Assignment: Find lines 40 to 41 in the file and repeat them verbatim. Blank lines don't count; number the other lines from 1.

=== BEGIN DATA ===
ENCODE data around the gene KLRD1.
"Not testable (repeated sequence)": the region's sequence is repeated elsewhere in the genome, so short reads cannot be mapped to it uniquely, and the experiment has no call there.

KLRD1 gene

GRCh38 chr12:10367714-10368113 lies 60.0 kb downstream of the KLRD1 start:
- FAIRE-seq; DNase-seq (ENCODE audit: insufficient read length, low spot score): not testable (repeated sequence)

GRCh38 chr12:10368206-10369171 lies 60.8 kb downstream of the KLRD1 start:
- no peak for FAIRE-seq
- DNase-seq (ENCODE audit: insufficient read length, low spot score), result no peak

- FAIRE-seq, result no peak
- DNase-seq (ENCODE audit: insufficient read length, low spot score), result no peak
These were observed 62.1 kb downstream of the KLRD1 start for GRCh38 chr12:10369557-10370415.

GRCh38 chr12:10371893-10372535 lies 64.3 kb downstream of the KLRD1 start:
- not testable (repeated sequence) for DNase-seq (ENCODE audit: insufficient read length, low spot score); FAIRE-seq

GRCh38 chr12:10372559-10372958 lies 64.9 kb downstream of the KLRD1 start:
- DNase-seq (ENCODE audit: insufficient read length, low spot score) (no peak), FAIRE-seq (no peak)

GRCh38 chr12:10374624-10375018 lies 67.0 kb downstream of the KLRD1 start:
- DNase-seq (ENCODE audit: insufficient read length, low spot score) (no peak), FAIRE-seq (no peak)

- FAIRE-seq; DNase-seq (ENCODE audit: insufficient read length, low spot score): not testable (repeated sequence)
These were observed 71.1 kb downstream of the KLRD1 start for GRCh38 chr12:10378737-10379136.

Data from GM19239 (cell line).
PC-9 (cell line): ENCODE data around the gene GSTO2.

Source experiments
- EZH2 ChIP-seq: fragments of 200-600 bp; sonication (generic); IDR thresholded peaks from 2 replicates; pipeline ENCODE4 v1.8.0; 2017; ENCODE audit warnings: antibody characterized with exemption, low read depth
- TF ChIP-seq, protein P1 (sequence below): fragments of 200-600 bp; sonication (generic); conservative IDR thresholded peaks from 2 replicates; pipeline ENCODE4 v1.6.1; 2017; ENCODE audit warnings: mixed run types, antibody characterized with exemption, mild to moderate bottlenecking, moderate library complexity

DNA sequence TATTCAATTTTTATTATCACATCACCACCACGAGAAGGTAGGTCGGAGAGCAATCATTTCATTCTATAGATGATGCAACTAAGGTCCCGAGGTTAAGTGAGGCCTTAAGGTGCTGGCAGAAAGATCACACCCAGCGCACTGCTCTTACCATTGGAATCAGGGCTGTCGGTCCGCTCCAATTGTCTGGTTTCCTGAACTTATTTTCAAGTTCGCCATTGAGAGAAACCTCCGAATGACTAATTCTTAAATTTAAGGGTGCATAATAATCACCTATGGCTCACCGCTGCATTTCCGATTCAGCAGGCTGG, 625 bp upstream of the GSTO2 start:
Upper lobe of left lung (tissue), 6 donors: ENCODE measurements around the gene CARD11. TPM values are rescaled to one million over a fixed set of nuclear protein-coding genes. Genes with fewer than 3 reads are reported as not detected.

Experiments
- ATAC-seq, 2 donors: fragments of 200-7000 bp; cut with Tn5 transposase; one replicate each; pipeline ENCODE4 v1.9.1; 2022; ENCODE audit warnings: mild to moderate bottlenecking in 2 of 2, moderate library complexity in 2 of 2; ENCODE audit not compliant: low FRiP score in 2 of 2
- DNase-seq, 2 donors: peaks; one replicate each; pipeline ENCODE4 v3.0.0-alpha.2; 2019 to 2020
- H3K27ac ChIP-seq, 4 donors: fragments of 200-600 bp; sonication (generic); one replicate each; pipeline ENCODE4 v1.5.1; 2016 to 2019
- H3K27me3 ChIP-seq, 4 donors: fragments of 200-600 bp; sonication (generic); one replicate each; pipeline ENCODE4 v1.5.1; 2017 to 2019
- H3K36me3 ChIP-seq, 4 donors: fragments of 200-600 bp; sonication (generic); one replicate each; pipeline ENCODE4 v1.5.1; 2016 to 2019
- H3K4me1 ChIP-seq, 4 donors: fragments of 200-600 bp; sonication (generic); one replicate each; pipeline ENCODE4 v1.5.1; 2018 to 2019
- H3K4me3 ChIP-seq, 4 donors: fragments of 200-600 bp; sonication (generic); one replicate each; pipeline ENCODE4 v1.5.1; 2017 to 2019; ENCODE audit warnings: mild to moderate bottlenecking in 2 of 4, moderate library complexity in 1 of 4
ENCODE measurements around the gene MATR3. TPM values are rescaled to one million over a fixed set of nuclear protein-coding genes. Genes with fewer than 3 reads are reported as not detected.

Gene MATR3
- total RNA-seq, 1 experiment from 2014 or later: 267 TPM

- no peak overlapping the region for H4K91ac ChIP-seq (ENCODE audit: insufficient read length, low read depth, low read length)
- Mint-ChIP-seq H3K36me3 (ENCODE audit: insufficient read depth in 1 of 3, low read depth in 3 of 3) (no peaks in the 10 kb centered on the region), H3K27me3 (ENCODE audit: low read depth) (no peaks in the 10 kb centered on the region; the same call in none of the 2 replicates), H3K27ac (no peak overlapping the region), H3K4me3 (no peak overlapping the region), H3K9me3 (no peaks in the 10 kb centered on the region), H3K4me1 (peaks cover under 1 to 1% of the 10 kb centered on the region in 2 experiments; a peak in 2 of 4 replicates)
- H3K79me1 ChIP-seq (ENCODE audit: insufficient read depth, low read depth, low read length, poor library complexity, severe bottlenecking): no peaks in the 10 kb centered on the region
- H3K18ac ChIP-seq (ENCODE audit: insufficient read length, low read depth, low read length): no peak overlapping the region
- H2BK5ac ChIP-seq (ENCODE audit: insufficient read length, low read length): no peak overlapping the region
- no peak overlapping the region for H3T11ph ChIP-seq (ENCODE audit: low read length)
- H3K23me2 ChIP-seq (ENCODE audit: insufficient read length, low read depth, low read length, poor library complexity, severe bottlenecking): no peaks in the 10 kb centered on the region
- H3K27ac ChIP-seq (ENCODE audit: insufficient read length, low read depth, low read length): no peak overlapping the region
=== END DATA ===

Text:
- H3K79me1 ChIP-seq (ENCODE audit: insufficient read depth, low read depth, low read length, poor library complexity, severe bottlenecking): no peaks in the 10 kb centered on the region
- H3K18ac ChIP-seq (ENCODE audit: insufficient read length, low read depth, low read length): no peak overlapping the region